There's a real risk in absolutely adoring the first book in a new series. The problem, of course, is that it's difficult for the second book to live up to the first. And let me tell you that I LOVED Stephenie Meyer's first book, Twilight (my review is here). I eagerly awaited the sequel, New Moon. I counted the weeks, and pre-ordered it from Amazon as a special birthday gift to myself.
If you haven't read Twilight yet, I suggest that you stop reading here. New Moon picks up a few months after Twilight lets off, as Bella and Edward start 12th grade in Forks, Washington, and Bella prepares to "celebrate" her 18th birthday. Bella is devastated to be marking her 18th birthday because Edward, who is immortal, will never be older than 17. She continues to beg him to transform her into a vampire, like himself, but Edward holds firm. She dreams a horrible dream in which she is an old woman, and Edward is just as young and beautiful as ever.
Bella and Edward continue to struggle with the difficulties that come from a vampire/non-vampire relationship. Their intimacy is kept constantly in check, because Edward fears losing control and hurting Bella. And woe unto them all should the clumsy Bella end up with a paper cut in front of Edward's family. After a near crisis in this area, Edward breaks up with Bella and leaves town, leaving Bella with a gigantic hole in her heart, and a near-total ability to function and interact with other people. The parallels that Meyer draws between Edward and Bella's story and that of Romeo and Juliet seem, if anything, to make Juliet seem not so dedicated in comparison to Bella.
Other adventures follow, of course. The town of Forks, and Bella herself, seem to be magnets for danger and disaster. I don't want to say too much about the plot, at the risk of giving anything away. But Jacob, the young Indian boy that Bella befriended in the first book, plays a key role, as do other mythical creatures, in addition to vampires. Bella takes risks, learns to stand up for herself, and makes important decisions.
I think that New Moon is just as well written as Twilight. I read it in one sitting (all 576 pages), whiling away an entire Saturday. I enjoyed getting to know Bella better, and seeing her become stronger. I loved spending time with Jacob, too. Even Charlie (Bella's Dad) evolved during the book, becoming more confident as a parent (Bella didn't move in with him until her junior year in high school). I found the descriptions of Bella's heartbreak compelling and moving. I thought that Meyer's device of just including a blank page for each of several months worked well in conveying Bella's initial grief without any words. The plot, especially near the end of the book, was gripping. I'm consumed with assembling all of the little hints about how Bella is different from other people (Edward can't read her mind, she's a magnet for trouble, she can't stand the sight of blood, etc.), and figuring out what they might mean.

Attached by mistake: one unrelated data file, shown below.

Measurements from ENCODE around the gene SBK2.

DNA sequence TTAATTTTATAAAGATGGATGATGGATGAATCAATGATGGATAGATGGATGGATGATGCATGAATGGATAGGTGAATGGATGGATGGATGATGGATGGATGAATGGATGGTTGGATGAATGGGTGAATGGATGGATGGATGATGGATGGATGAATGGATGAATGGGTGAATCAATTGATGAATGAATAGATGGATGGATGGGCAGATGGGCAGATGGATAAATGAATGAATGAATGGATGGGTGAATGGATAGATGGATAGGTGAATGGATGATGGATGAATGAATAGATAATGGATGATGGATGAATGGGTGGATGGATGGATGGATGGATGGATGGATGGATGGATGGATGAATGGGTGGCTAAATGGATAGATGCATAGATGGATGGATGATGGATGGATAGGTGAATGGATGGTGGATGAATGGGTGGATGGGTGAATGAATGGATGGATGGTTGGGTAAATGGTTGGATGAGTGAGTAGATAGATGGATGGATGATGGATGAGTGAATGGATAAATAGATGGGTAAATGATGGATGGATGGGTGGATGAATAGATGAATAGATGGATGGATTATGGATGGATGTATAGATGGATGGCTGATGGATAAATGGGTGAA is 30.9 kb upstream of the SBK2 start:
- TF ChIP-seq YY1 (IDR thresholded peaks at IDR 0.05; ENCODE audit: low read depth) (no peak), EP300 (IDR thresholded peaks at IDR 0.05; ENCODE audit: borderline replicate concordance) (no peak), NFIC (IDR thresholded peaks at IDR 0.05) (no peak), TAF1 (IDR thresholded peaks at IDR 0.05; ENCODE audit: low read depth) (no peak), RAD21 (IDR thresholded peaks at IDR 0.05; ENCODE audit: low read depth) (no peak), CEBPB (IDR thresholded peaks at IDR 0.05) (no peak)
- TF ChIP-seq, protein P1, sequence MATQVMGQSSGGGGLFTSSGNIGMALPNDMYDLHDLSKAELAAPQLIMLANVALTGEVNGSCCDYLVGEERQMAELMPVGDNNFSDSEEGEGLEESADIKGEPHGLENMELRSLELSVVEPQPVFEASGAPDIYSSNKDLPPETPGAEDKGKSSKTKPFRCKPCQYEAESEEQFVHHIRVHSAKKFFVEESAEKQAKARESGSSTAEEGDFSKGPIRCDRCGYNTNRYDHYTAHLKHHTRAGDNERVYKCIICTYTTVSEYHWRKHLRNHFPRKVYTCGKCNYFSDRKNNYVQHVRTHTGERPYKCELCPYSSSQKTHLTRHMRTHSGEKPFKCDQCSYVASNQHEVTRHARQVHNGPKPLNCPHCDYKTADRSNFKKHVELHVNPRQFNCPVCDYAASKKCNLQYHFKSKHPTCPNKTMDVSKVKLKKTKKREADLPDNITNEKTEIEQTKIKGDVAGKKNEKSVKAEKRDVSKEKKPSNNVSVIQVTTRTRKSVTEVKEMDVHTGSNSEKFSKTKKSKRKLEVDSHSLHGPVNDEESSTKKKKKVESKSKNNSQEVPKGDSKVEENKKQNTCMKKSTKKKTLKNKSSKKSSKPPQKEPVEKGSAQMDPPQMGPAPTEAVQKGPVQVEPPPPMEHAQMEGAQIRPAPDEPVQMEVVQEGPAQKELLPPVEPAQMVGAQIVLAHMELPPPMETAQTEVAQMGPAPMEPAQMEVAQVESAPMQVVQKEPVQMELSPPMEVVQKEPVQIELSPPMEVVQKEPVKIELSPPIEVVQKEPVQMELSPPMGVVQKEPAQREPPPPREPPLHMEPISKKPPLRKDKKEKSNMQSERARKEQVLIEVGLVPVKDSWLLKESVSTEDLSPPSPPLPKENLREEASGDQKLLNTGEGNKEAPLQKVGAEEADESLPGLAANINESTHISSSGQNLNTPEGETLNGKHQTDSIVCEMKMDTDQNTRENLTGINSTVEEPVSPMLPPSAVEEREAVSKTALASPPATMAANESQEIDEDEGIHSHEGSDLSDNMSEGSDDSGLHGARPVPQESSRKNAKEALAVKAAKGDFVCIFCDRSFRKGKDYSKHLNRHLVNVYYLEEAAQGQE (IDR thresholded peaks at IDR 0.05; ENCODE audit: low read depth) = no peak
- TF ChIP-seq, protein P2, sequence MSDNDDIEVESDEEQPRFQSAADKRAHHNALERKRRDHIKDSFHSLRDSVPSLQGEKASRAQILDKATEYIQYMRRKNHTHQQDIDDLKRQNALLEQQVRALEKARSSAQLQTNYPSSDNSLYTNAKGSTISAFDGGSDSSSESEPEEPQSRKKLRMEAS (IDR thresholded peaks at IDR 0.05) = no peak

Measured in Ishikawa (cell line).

And yet... I just can't say that I loved New Moon in the same way that I loved Twilight. The reason is simple. Edward was absent from a large chunk of the book, and I missed him. What I loved most about Twilight was Bella and Edward's relationship, their banter, their longing, the way they guarded themselves from each other. I likened it in my Twilight review to the relationship between Elizabeth and Darcy from Pride and Prejudice. In New Moon, Edward and Bella's relationship is much more like that of Romeo and Juliet, tortured and heartbreaking and filled with loss. Oh, I understand why this was necessary to keep the series going. But my heart, like Bella's, felt a bit empty without Edward as a major part of the story.
I'll still be lining up for the third book in the series (Eclipse, due out in fall of 2007), and awaiting future books after that. And I did put New Moon on my Best of 2006 (so far) list, because I didn't want to penalize Stephenie Meyer for having written such a wonderful first book in Twilight. If you liked Twilight, then New Moon is a must-read. (And if you haven't read Twilight, then I highly recommend that you go back and start there). Just be prepared for Edward to be missing from a large section of the book, and adjust your expectations accordingly.
Book: New Moon
Author: Stephenie Meyer
Publisher: Little, Brown Young Readers
Original Publication Date: August 2006
Age Range: 14 and up
I also enjoyed New Moon reviews by Stephanie Ford at Children's Literature Book Club and Leila Roy at bookshelves of doom.
© 2009 by Jennifer Robinson of Jen Robinson's Book Page. All rights reserved.